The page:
Methods: The 2017Health Information National Trends Survey (HINTS) provides samples of women aged from 40 to 75 years old for this secondary analysis. The samples werecategorized into two subgroups: caregivers and non-caregivers. By using Andersen’s Behavioral Model of Health Services Use, we estimated a binomial logistic regression model that included predisposing factors, enabling factors, and need factors as independent variables and a dichotomous indicator of mammogram screening uptake as the dependent variable. All analyses incorporated replicated sampling weights provided by HINTS to generate unbiased estimates and were conducted using Stata 12.0 software package.
Results: Mammogram screening associated positively with age (OR = 1.058, p< 0.001, OR = 1.029, p< 0.000) and negatively with the term “rather not know my likelihood of getting cancer” (OR = .673, p< 0.05, OR = .825, p< 0.01) for both groups. However, the dependent variable was positively associated with feeling confident in obtaining health information (OR = 1.432, p< 0.05) and believing cancer is more common than heart disease (OR = 1.490, p< 0.05) and negatively associated withcaregiving hours per week (OR = .749, p< 0.05) only among the caregiving group. For the non-caregiver group, the dependent variable was positively associated with how worried they were about getting cancer (OR = 1.156, p< 0.05) and negatively associated with depression (OR = .919, p< 0.001).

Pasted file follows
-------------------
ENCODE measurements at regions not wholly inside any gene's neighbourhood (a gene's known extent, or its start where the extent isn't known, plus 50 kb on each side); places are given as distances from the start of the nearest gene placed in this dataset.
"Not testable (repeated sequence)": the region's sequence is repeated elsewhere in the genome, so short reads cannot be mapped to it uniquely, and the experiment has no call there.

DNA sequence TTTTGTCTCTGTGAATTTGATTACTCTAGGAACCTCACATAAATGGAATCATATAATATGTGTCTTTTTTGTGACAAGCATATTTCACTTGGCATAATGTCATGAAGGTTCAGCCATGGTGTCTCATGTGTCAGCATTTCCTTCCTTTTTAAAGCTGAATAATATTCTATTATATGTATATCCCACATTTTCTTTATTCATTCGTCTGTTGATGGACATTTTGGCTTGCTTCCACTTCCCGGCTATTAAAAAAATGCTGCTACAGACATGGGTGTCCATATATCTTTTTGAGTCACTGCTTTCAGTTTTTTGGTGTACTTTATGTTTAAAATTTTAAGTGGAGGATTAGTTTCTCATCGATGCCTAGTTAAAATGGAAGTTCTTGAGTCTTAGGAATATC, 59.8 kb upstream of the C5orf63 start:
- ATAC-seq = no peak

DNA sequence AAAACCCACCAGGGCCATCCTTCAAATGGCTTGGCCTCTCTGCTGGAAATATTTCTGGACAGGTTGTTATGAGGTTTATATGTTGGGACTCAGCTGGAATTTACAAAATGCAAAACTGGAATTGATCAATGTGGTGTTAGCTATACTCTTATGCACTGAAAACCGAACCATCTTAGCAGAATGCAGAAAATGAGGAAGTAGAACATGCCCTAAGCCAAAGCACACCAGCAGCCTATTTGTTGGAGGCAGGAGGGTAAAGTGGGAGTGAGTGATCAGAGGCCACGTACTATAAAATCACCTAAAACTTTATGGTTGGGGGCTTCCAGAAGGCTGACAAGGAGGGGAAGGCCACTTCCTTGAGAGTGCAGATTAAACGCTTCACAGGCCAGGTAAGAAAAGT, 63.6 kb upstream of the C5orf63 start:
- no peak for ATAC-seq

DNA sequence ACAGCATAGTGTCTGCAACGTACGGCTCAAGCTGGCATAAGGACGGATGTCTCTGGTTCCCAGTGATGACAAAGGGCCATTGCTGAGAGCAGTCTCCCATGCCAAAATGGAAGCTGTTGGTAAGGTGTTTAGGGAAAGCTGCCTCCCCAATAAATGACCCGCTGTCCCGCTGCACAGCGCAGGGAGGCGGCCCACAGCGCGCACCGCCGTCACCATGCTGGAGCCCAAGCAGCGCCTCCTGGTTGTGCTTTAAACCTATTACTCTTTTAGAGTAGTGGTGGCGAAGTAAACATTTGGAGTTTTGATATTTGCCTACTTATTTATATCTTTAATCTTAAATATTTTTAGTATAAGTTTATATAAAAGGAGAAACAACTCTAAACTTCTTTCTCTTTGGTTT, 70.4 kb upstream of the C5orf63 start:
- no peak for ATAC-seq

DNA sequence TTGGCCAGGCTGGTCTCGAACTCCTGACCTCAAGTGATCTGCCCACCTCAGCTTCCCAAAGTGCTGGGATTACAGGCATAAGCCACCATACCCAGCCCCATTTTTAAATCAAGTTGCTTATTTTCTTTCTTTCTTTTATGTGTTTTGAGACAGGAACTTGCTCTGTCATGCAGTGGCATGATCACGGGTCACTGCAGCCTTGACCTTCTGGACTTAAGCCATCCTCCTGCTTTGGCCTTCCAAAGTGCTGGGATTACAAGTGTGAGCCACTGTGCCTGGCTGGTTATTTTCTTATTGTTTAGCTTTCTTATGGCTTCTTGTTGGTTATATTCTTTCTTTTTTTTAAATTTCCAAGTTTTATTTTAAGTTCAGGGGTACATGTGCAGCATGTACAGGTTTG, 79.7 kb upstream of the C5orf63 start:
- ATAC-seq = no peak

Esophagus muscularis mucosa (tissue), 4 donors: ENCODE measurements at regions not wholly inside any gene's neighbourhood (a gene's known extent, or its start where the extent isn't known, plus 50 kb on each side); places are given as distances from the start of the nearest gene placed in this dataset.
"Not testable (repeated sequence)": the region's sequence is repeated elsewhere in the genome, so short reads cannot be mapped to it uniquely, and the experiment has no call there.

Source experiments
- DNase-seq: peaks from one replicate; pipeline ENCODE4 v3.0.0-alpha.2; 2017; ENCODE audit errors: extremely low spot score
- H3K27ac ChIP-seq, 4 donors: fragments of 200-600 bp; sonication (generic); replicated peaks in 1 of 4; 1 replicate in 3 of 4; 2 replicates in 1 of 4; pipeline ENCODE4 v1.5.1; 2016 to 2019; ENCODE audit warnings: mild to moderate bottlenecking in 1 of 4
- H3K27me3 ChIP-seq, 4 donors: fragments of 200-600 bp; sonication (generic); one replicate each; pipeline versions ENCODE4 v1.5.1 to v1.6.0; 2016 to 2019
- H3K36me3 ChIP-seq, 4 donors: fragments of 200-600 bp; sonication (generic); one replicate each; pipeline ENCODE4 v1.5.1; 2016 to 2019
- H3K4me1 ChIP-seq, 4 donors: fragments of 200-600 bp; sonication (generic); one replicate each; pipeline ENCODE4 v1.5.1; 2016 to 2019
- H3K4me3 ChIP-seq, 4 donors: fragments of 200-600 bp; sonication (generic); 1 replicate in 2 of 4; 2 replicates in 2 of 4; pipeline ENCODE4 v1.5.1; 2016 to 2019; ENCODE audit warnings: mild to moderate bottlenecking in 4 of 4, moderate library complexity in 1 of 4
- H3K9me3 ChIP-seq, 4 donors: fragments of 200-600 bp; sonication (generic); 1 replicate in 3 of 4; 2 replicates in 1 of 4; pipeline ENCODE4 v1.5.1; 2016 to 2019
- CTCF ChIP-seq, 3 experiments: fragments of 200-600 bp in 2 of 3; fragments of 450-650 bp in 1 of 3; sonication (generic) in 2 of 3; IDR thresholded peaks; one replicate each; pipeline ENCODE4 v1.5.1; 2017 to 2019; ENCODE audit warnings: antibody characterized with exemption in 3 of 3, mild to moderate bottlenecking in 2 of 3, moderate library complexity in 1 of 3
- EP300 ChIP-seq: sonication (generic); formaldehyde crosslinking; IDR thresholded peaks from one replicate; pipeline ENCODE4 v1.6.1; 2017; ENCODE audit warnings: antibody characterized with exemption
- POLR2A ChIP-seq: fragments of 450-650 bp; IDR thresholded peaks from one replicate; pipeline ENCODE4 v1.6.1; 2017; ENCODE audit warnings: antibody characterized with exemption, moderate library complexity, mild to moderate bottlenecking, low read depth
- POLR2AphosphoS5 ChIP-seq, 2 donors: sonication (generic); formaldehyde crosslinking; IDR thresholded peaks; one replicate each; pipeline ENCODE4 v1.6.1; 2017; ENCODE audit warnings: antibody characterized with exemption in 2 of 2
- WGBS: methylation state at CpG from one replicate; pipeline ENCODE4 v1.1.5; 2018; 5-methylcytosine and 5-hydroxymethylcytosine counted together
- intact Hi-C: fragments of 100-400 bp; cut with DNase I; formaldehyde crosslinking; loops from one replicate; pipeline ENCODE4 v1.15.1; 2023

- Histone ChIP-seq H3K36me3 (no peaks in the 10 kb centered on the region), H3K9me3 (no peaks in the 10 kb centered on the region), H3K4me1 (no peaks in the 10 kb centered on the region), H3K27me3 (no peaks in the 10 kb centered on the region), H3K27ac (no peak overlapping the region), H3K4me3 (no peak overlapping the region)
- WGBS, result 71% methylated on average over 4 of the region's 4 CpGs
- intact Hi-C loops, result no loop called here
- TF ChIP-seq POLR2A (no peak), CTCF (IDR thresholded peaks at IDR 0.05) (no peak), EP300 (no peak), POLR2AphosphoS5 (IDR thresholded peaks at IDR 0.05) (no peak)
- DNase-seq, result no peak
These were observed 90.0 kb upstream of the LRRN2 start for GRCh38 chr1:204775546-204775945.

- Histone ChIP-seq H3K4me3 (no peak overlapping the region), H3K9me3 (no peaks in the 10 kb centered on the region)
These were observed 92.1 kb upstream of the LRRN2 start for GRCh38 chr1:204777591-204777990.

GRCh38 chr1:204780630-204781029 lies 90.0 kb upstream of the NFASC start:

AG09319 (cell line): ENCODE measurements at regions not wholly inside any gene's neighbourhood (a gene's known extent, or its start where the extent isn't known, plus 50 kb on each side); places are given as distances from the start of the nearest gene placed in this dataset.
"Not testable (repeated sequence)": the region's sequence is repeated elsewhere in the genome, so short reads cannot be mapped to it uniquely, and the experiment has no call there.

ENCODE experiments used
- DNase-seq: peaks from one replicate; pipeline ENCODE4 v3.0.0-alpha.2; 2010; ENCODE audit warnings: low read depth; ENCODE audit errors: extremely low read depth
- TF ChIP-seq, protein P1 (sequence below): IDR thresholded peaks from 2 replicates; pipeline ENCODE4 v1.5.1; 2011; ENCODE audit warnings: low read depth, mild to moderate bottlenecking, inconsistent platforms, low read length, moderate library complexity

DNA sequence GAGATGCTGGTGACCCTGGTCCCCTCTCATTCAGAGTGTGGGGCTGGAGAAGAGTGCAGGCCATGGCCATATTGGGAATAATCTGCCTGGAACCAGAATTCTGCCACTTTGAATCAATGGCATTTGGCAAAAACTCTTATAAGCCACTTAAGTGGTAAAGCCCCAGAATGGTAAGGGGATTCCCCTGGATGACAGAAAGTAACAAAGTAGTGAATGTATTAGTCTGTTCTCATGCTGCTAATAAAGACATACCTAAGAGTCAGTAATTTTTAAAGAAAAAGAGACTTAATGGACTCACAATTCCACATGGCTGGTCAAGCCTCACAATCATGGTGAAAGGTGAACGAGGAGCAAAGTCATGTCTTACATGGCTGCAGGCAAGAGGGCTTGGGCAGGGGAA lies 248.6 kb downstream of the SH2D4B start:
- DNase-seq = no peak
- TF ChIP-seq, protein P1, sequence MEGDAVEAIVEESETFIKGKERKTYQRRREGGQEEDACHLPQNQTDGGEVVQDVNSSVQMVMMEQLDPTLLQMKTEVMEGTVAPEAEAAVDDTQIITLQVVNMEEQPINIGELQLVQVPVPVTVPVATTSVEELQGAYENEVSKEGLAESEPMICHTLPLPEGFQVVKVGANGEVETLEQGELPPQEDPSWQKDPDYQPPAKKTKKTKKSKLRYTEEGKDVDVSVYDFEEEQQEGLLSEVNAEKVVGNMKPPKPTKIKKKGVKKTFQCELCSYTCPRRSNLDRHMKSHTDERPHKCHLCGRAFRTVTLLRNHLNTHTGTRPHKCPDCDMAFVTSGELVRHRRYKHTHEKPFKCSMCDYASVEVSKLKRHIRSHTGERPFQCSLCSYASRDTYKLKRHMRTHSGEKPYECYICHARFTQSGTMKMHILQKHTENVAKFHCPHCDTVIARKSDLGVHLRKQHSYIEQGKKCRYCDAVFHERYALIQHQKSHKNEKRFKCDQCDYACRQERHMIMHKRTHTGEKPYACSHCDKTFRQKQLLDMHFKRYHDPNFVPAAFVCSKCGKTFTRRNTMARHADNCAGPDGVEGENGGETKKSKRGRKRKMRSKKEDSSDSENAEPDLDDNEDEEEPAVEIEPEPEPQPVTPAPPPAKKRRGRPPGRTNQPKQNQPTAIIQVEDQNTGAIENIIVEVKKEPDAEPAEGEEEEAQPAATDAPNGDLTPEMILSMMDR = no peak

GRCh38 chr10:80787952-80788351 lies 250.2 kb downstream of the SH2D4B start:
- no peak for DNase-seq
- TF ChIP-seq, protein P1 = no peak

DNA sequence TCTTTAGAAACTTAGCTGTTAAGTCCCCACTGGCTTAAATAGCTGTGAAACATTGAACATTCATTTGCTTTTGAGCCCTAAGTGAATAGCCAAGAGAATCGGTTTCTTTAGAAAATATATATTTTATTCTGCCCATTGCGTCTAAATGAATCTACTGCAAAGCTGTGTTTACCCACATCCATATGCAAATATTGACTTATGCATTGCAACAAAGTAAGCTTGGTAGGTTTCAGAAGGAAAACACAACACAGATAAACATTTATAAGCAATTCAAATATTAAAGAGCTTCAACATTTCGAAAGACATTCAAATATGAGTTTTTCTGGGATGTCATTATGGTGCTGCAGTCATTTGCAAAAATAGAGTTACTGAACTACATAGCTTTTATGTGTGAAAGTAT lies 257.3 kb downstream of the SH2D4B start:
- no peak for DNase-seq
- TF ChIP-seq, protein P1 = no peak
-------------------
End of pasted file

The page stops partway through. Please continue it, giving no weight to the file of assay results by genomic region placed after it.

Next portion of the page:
Conclusions and Implications: Burden of caregiving is a critical barrier of mammography screening. Caregivers who have many caregiving tasks and havelonger hours of caregiving have less frequent breast examinations. To support caregivers’ breast cancer prevention, social workers should advocate for caregiving-related policies and develop practical cancer preventioninterventions. Particularly, effort to promote breast cancer screening education and care support among older primary caregivers will likely increase their adherence to preventive mammography uptake.